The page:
Rachel Howard, a 2024 National Endowment for the Arts literature fellow, is a writer of fiction, personal essays, memoir, and dance criticism.

She was born and raised in California’s agricultural Central Valley, where one night at 4 a.m. her father was murdered as he slept in a bedroom down the hall; Rachel was ten years old. Stan Howard’s murder has never been solved. Rachel wrote about the night of the murder, and its aftermath, in her first book, The Lost Night, a memoir published in 2005. The book’s narrative turns on resisting the pressure of popular culture to place all hope of “closure” in true crime’s idea of justice, and to instead seek a deeper, if more emotionally complex, peace. The New York Times wrote, “The Lost Night is enthralling, a skillfully narrated story that begins as a tale of detection but quickly becomes something more.” The San Francisco Chronicle called it “Powerful . . . more intense and real than your typical true-crime story.” Ira Glass interviewed Rachel about the murder for an episode of This American Life, which you can listen to here.

After graduating from the University of California at Santa Barbara’s College of Creative Studies, Rachel began a career as a dance critic in San Francisco. She has written about dance for the San Francisco Chronicle for nearly 20 years, and continues practicing dance criticism to this day, also writing for the Fjord Review.

Rachel paused her work as a dance critic in 2009 in order to concentrate more fully on writing fiction. To support herself while living in Oakland at that time, she became a full-time artist’s model, a six-year vocation she wrote about in an essay published by Gulf Coast.

Rachel’s debut novel, The Risk of Us, was published by Houghton Mifflin Harcourt in 2019. Dept. of Speculation author Jenny Offill describes it as “an emotionally complex and amazingly suspenseful novel about love and fear.” Jamie Quatro, author of I Want to Show You More and Fire Sermon, said “I’ve never read anything so beautiful about the intricacies of adoption—the process itself, and the seldom-talked-about aftermath. The prose is elegant and compressed; I often had to stop reading to catch my breath. Anyone who has ever loved a child, in any capacity, should read this book.” The Associated Press called The Risk of Us “a simply gorgeous novel.”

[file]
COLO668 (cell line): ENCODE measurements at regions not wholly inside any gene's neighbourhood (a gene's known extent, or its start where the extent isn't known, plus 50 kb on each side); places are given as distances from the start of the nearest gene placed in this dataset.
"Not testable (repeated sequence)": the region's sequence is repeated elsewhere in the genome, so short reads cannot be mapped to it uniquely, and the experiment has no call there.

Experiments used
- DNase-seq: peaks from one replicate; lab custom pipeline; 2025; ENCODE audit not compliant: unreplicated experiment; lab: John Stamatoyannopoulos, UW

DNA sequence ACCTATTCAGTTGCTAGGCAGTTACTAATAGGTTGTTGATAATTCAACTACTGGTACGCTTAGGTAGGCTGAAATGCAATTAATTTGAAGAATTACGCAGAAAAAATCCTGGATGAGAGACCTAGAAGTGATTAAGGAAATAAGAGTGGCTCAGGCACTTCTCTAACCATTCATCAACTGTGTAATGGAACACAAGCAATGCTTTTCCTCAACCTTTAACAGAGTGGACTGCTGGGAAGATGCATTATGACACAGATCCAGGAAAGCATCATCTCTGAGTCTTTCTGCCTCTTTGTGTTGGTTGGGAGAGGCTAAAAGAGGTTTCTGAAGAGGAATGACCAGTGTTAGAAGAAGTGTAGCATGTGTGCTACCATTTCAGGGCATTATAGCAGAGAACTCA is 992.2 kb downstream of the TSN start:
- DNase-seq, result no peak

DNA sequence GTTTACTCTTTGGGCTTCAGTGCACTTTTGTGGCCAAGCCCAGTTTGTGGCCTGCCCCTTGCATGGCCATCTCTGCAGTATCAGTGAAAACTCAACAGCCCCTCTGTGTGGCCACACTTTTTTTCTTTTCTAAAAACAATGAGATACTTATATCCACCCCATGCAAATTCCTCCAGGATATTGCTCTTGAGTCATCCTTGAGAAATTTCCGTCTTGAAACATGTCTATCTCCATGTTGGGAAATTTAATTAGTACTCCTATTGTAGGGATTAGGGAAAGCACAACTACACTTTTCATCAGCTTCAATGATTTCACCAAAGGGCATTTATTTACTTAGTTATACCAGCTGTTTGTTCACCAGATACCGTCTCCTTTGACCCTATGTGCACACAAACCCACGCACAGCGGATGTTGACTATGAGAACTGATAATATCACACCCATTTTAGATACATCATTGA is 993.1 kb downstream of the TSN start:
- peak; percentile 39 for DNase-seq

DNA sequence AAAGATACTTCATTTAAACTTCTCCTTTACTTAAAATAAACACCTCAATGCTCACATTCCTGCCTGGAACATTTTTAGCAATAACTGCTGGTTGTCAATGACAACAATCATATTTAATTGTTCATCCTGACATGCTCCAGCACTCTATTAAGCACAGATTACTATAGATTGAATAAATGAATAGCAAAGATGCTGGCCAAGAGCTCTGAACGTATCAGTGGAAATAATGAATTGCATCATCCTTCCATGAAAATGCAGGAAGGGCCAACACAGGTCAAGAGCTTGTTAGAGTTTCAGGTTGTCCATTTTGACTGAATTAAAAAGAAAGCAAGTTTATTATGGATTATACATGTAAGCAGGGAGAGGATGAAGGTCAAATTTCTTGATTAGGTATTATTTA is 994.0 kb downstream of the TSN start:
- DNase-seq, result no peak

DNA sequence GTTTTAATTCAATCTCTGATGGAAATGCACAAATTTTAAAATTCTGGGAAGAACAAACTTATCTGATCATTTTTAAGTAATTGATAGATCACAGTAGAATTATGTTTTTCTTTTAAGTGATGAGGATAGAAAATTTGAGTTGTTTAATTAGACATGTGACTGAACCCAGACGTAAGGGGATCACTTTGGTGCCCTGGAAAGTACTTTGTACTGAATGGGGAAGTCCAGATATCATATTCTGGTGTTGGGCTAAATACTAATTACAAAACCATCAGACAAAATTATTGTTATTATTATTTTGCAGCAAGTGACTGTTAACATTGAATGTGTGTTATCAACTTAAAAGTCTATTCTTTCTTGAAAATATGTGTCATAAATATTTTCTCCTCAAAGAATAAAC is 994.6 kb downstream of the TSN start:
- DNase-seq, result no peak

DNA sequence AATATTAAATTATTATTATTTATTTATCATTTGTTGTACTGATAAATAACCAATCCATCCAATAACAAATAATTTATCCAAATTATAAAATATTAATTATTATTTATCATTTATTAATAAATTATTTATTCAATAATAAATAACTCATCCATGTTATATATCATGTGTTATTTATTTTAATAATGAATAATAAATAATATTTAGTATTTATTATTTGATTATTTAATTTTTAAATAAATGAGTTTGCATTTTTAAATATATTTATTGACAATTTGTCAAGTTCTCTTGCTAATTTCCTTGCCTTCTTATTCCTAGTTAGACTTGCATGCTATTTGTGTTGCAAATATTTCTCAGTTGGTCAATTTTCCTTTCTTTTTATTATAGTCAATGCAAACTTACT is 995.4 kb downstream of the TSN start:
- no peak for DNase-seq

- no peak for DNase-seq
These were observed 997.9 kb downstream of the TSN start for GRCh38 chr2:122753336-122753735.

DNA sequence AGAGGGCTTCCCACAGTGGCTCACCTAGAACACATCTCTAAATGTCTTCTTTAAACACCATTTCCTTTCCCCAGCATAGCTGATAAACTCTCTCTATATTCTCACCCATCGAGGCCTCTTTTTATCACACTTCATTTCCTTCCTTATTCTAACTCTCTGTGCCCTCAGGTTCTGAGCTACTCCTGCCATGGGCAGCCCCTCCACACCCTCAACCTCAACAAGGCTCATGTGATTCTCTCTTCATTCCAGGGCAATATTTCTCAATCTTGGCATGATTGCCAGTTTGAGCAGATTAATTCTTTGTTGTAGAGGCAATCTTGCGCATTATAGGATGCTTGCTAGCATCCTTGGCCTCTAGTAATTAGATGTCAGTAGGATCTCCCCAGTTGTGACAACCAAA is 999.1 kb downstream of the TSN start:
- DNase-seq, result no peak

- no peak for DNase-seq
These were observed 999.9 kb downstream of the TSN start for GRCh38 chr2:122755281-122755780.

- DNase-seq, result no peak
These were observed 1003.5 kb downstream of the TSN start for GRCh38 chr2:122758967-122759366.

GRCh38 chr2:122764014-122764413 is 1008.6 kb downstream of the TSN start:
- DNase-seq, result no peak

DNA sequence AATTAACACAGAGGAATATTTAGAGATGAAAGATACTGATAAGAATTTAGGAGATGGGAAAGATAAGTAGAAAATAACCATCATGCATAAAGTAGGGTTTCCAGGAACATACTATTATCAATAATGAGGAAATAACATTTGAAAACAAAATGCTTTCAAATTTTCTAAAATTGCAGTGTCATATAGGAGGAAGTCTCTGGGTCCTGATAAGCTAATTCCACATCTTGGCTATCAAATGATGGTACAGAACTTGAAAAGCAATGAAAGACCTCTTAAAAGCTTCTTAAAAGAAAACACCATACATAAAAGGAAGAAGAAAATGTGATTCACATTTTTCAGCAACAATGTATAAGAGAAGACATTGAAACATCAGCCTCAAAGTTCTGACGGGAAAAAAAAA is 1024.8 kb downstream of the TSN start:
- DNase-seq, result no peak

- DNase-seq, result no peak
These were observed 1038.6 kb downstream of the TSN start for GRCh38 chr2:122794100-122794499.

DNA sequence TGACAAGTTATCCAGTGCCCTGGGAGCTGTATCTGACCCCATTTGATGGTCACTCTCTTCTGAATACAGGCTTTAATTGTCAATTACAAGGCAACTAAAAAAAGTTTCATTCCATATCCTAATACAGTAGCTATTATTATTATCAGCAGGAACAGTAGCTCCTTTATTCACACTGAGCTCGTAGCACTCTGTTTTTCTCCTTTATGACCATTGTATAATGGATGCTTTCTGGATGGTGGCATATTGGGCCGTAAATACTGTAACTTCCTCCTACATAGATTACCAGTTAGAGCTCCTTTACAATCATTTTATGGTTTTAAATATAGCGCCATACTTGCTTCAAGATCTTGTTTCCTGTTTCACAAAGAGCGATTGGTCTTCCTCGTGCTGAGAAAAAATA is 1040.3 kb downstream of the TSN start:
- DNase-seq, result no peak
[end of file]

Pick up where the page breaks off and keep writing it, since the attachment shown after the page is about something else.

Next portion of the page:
Rachel is a graduate of the MFA Program for Writers at Warren Wilson College and a fellow of MacDowell. Her fiction and nonfiction has appeared in StoryQuarterly, Gulf Coast, Zyzzyva, Waxwing (nominated for a Pushcart Prize), O Magazine, the New York Times Magazine, Berfrois, the Arroyo Literary Review, the Los Angeles Review of Books, and many other venues.

She lives in Nevada City, CA, where she founded Yuba Writers’ Workshops, which has offered free community classes such as “Reading Chekhov for Our Times.” For five years she ran a highly popular live reading series, Yuba Lit, a fiscally sponsored project of the Nevada County Arts Council.

Rachel was raised without religion and converted at Episcopal Grace Cathedral, in San Francisco, when she was 24 years old; her spiritual life is now primarily informed and influenced by both Christianity and Buddhism. For twelve years she has taught creative writing through Stanford Continuing Studies, where she created a “Writing About Spirituality” course, featuring readings from a multiplicity of faith traditions.

Rachel has also taught at Warren Wilson College as the Joan Beebe Teaching Fellow and the Interim Director of Undergraduate Creative Writing, as a Distinguished Visiting Writer at the MFA program of St. Mary’s College of California, and at the Community of Writers in Olympic Valley.

She likes to sing, both with the jazz band at St. Augustine’s Episcopal in Oakland, and at The Alley, Oakland’s oldest piano bar.